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State of the Bay: What will 2020 look like for the Tampa Bay region?

Megan Holmes

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The concept of regionalism has dominated the conversation around economic development and growth in Tampa Bay in recent months. After years of work toward building trust and cooperation in the Tampa Bay region, 2019 was a year marked by tumult.

When St. Petersburg Mayor Rick Kriseman was sworn in for his first term, he made regionalism one of his top priorities. In 2017, region-building economic development efforts peaked when Kriseman and Tampa’s then-mayor Bob Buckhorn joined forces in a pitch for Amazon’s second headquarters.

But in 2019, controversy stirred when the Greater Tampa Chamber of Commerce and the Tampa Hillsborough Economic Development Council, each focused on Tampa and Hillsborough County, made moves to adopt the “Tampa Bay” moniker, becoming Tampa Bay Chamber of Commerce and Tampa Bay EDC.

The move was sharply criticized by Kriseman and Tampa City Council member Bill Carlson, and other regional business leaders, who argued the move would hurt regional collaborative efforts and trust built over the last decade. The Tampa City Council unanimously voted against the Tampa Bay EDC name change, citing similar concerns. Entrepreneurs like Tony DiBenedetto argued that the move would hurt efforts toward building a regional identity. But the change happened anyway.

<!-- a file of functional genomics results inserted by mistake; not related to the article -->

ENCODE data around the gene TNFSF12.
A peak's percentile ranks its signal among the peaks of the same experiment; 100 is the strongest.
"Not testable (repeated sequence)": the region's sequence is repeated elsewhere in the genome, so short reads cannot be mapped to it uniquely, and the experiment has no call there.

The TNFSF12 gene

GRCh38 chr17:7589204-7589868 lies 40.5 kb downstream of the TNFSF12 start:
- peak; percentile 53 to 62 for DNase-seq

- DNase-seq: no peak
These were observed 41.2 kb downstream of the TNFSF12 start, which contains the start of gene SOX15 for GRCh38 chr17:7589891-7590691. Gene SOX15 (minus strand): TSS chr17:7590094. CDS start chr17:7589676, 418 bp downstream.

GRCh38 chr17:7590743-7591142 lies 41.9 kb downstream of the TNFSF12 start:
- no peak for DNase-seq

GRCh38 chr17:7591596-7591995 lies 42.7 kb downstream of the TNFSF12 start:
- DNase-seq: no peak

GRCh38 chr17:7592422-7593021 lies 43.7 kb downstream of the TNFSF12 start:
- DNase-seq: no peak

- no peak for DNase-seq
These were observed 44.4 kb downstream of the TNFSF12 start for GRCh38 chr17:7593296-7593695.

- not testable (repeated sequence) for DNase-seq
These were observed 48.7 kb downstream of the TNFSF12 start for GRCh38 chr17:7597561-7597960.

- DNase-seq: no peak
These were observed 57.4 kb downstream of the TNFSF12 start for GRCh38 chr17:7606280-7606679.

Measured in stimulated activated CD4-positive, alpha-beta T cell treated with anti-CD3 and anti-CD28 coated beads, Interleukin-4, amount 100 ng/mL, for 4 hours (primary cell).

As 2019 comes to a close, the Tampa Bay region looks toward the coming new year, and the first hints of what 2020 could bring will come with the Suncoast Tiger Bay Club’s annual State of the Bay event, held Jan. 9 at the St. Petersburg Yacht Club. The event will bring together mayors from the three major cities in the Tampa Bay region, St. Petersburg’s Rick Kriseman, Clearwater’s George Cretekos and Tampa’s Jane Castor.

This year’s event will mark Castor’s first appearance and Cretekos’ last. The event will provide an opportunity for the three mayors to address the same regional topics together in real time, including the future of the Tampa Bay Rays, regional transit and economic development opportunities. Each mayor will also speak to issues facing their own individual cities. Issues likely to surface include St. Petersburg’s soon-to-open pier, its Vision 2050 project and the Central Avenue BRT line due to open in 2020-21; Tampa’s Water Street Tampa project and the All For Transportation funding priorities (and legal challenge); as well as Clearwater’s Imagine Clearwater project and challenges related to the Church of Scientology.

Check back to the St. Pete Catalyst for an update following the event.

 

Suncoast Tiger Bay Club’s State of the Bay

Thursday, Jan 9, 11:30 a.m.

St. Petersburg Yacht Club

Members $25/ Non-members $35

Click here for more information and tickets.

 

 

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